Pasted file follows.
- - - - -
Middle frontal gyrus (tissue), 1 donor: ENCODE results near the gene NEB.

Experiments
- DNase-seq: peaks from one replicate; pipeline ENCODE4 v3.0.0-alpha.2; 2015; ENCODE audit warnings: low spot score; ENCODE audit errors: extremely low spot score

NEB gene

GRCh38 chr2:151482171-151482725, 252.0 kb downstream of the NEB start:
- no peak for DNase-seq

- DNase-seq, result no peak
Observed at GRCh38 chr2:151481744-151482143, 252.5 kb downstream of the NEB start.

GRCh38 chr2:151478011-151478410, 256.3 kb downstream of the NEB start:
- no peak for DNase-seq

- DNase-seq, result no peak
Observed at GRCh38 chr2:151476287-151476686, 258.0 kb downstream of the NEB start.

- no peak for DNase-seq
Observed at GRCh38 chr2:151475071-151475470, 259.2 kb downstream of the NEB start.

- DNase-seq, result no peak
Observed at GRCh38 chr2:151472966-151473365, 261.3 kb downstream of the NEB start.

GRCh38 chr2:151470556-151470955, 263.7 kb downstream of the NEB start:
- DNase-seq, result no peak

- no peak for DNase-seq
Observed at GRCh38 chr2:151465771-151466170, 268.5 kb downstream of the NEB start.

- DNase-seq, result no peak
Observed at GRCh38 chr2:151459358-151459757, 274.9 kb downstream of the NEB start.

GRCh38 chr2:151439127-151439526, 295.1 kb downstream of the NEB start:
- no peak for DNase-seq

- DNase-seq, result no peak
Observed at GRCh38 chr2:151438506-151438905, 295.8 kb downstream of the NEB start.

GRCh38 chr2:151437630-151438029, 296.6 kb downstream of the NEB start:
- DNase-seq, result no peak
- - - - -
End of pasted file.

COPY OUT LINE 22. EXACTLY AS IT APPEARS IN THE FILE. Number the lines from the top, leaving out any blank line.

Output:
Observed at GRCh38 chr2:151459358-151459757, 274.9 kb downstream of the NEB start.